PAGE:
Thereafter matters went into a tailspin. According to reports emanating from within the establishment, the state government began dragging its feet on the Kutch AIIMS issue, suggesting Patan in north Gujarat as a plausible location for AIIMS.
But the Gujarat AIIMS failed to come up and the GK Hospital, Bhuj—built with over Rs 100 crore from the Prime Minister’s Relief Fund—through a series of manoeuvres ended up with the corporate giant Adani on a 99-year lease; which now also runs the Gujarat Adani Institute of Medical Sciences (GAIMS).
The lease was granted during Narendra Modi’s chief ministership through a resolution passed by the Gujarat state government in 2009.
The Modi government’s lease of the medical facility to the Adanis has been the subject matter of a protracted judicial tussle with a PIL challenging the decision filed in the Gujarat High Court in 2011. The issue has now reached the Supreme Court, where it rests for the moment.
The PIL filed by Adam Chaki and taken up in judicial forums by his lawyer Hashim Qureshi had sought cancellation of the lease in the interest of the poor people of the district and had listed the sequence of events to allege that the state government had handed over the administration of the hospital to the business house, bypassing mandatory procedures.
The PIL stated that the government without giving any reason had rejected offers from highly qualified groups like Narayan Hrudayalaya Institute of Cardiac Sciences, Bengaluru and Manipal Group of educational institutions, and instead opted for Adani Group, who had absolutely no experience of working in the area of medical education or public health.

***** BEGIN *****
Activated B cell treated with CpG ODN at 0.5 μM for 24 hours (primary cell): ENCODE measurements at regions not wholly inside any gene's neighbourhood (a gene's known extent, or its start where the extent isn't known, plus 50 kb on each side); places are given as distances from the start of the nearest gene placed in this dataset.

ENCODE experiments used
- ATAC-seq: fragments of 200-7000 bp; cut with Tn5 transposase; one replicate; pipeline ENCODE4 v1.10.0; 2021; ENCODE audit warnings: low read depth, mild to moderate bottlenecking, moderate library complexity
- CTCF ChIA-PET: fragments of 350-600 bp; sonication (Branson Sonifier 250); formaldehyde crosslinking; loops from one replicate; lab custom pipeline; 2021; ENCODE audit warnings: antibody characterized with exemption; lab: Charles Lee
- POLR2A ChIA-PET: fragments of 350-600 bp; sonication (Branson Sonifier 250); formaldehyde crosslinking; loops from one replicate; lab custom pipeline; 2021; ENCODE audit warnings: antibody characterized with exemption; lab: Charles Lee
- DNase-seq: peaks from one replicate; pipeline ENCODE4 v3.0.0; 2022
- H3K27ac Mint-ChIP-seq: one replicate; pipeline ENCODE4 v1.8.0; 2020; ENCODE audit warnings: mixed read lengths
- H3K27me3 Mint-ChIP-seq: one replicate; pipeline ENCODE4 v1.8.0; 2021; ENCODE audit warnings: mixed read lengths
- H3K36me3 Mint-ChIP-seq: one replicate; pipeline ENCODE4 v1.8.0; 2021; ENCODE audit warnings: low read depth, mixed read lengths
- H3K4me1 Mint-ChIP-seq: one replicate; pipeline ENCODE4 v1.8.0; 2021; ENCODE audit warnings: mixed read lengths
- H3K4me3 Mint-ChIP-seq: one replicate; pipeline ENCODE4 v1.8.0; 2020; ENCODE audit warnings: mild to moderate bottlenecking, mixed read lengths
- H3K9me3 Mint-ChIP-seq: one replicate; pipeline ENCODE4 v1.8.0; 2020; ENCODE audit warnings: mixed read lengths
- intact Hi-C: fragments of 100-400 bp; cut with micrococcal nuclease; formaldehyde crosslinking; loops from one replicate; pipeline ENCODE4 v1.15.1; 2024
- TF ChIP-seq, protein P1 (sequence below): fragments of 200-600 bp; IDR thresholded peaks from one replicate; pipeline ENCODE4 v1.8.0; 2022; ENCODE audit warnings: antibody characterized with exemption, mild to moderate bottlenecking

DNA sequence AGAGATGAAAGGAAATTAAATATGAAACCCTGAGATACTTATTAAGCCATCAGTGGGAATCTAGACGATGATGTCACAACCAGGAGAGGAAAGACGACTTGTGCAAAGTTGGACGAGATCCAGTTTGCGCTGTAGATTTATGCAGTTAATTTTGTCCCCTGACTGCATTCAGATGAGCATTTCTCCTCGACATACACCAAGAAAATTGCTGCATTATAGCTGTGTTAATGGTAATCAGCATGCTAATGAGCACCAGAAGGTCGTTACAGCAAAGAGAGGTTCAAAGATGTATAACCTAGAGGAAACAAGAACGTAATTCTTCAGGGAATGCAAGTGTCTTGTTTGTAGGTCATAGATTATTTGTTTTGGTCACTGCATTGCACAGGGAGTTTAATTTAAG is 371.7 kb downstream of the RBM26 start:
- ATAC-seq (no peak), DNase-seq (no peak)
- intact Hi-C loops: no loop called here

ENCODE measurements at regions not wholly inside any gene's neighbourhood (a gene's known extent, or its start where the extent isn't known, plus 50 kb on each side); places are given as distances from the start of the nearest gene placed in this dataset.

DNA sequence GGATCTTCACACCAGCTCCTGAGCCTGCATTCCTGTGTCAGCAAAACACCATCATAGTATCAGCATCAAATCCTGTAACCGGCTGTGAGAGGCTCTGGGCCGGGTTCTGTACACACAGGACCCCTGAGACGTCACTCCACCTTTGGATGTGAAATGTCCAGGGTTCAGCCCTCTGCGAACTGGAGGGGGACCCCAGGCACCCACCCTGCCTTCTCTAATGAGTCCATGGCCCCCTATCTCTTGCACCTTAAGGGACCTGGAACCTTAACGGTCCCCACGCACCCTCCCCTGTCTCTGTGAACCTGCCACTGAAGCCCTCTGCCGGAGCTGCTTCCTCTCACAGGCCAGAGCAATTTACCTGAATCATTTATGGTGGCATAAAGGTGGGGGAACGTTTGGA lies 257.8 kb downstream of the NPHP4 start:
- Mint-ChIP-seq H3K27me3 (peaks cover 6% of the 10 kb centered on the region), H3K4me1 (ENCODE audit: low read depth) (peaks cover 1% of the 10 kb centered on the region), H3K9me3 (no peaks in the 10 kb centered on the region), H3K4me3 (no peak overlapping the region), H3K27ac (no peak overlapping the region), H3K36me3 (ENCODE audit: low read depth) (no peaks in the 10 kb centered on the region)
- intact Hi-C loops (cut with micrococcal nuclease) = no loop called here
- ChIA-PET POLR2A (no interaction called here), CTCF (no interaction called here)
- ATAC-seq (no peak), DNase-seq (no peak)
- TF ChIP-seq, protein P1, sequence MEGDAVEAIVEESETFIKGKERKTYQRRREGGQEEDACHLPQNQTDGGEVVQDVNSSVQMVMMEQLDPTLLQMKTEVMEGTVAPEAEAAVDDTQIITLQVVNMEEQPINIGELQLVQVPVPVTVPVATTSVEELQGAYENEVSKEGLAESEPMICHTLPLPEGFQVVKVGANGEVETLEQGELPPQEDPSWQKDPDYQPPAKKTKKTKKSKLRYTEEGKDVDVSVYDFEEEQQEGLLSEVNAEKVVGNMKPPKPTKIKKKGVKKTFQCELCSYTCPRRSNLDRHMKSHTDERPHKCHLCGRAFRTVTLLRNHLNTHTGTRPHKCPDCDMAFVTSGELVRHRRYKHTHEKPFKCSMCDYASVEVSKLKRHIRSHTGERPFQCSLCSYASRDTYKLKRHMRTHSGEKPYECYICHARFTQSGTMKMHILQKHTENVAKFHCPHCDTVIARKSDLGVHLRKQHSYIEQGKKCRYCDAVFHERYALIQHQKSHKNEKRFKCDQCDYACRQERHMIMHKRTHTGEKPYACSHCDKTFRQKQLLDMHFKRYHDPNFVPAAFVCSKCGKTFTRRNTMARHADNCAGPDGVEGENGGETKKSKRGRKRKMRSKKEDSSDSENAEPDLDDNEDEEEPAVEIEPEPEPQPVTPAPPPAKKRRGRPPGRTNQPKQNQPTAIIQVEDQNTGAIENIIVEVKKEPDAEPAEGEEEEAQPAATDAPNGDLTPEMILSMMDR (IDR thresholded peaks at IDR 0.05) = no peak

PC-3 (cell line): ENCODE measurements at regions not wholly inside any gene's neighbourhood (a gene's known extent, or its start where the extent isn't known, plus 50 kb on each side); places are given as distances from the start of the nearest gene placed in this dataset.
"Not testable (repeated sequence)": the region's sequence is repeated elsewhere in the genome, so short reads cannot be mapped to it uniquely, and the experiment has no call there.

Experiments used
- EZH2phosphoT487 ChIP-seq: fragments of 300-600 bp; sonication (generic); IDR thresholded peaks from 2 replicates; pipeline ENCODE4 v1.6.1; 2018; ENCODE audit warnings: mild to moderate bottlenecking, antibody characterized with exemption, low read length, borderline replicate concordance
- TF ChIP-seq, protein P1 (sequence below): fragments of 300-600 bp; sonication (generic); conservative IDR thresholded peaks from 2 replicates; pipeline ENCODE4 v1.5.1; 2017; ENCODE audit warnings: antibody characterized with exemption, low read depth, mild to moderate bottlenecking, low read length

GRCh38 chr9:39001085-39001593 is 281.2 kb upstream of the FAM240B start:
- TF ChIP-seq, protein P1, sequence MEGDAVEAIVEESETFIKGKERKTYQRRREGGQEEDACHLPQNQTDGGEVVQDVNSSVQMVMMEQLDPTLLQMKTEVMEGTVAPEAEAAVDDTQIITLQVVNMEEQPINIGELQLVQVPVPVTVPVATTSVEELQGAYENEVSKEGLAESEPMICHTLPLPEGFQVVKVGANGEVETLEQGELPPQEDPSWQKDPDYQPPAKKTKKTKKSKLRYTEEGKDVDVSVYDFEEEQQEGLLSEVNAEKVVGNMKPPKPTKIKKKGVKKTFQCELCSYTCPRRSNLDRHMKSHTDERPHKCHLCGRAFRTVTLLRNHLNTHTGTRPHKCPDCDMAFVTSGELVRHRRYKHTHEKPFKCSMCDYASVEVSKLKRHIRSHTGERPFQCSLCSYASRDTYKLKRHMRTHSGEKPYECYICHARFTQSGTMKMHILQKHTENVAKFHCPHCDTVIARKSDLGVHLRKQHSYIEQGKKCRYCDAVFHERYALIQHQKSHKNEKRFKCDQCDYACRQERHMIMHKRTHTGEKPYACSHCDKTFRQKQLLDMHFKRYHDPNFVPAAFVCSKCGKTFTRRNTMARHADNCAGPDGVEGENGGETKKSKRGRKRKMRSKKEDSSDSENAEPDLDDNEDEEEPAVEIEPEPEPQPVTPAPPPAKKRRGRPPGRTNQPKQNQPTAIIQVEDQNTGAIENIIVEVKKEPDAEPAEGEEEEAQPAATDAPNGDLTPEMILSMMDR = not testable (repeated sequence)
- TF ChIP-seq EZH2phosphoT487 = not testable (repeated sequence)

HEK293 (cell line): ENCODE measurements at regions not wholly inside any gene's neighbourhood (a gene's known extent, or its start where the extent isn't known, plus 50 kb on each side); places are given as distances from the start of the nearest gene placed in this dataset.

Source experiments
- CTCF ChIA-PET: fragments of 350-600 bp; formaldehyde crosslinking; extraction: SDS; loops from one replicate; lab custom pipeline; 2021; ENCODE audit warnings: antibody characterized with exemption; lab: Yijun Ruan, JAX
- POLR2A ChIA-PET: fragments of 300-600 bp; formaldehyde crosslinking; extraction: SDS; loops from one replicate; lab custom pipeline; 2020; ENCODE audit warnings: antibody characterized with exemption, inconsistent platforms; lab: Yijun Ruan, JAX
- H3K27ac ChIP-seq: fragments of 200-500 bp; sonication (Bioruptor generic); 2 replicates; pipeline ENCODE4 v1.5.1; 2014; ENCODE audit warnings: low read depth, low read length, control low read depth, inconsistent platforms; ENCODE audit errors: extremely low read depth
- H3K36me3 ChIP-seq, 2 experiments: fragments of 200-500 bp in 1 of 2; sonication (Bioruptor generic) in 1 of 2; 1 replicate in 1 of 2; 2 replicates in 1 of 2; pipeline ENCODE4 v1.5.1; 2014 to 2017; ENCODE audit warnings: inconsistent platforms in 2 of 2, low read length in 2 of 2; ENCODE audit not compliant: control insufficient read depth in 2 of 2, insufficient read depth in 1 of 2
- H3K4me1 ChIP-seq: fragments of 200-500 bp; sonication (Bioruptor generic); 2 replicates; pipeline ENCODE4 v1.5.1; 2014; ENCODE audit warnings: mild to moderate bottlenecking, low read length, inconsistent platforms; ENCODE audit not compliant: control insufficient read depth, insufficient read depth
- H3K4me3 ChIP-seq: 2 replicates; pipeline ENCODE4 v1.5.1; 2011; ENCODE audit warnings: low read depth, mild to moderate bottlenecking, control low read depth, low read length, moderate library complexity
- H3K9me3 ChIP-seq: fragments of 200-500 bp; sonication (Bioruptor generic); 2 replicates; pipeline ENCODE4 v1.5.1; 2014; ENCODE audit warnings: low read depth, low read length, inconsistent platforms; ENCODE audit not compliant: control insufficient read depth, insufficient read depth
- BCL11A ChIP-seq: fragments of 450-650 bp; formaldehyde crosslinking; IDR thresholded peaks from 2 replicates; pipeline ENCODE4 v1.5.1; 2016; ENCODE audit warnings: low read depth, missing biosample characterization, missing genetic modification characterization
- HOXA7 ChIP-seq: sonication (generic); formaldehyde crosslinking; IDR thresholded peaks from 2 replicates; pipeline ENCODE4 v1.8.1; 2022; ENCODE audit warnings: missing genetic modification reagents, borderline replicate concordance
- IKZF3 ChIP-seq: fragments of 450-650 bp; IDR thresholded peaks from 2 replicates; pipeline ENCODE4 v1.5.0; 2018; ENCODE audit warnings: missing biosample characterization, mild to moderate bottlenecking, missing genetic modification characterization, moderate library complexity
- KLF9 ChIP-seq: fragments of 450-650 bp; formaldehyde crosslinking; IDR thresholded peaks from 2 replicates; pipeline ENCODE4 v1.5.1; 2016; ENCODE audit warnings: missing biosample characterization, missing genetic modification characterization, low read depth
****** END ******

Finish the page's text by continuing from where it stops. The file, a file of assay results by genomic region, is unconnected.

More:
Though the Gujarat High Court dismissed the PIL in its judgment dated January 31, 2012, with the then acting Chief Justice Bhaskar Bhattacharya and Justice JB Pardiwala accepting the idea of public-private partnership, the high court laid down stringent conditions to be followed.
These included adding 450 beds, reserving 10% of seats in the medical college for students from Kutch, providing free treatment to poor patients and state government employees, and setting up a panel comprising government and Adani nominees to manage the facilities, with the income from the hospital and the medical college to be spent in development of the complex only.
Subsequently Chaki returned to the High Court in October 2014 with a fresh plea that the hospital was not providing proper medical facilities in contempt of the court’s 2012 directions. After the government pointed out to the Court that seats could not be reserved for students of a particular district, the 10% reserved seats were also converted to a government quota to be given out as per norms applicable to other medical colleges. The issue remains mired in litigation, with the matter now in the apex court.
Meanwhile, with the Modi government dangling the AIIMS carrot before Gujarat, a ‘fratricidal’ face-off has broken out between Vadodara and Rajkot cities to bag it.
The dice was loaded heavily in favour of Vadodara during the tenure of former Chief Minister Anandiben Patel, with minister Saurabh Patel, a Modi favourite, from Vadodara strongly pitching for it. However the tide turned in favour of Rajkot when Patel lost his cabinet berth in the Vijay Rupani government. The present chief minister hails from Rajkot. The familiar lob and volley game that politicians play continues.
RK Misra is a senior journalist based in Gandhinagar, Gujarat
Our attention has been drawn to the report by Mr. R.K.Misra – “How a hospital paid for from PM’s Relief Fund went to Adani” which had mentioned that a petition against the transfer was pending before the Supreme Court. We have cross checked the records available on the SC website and find that the petition was actually dismissed by the Supreme Court in December, 2016. The report may be read along with this correction. The error is regretted. : Editor-in-Chief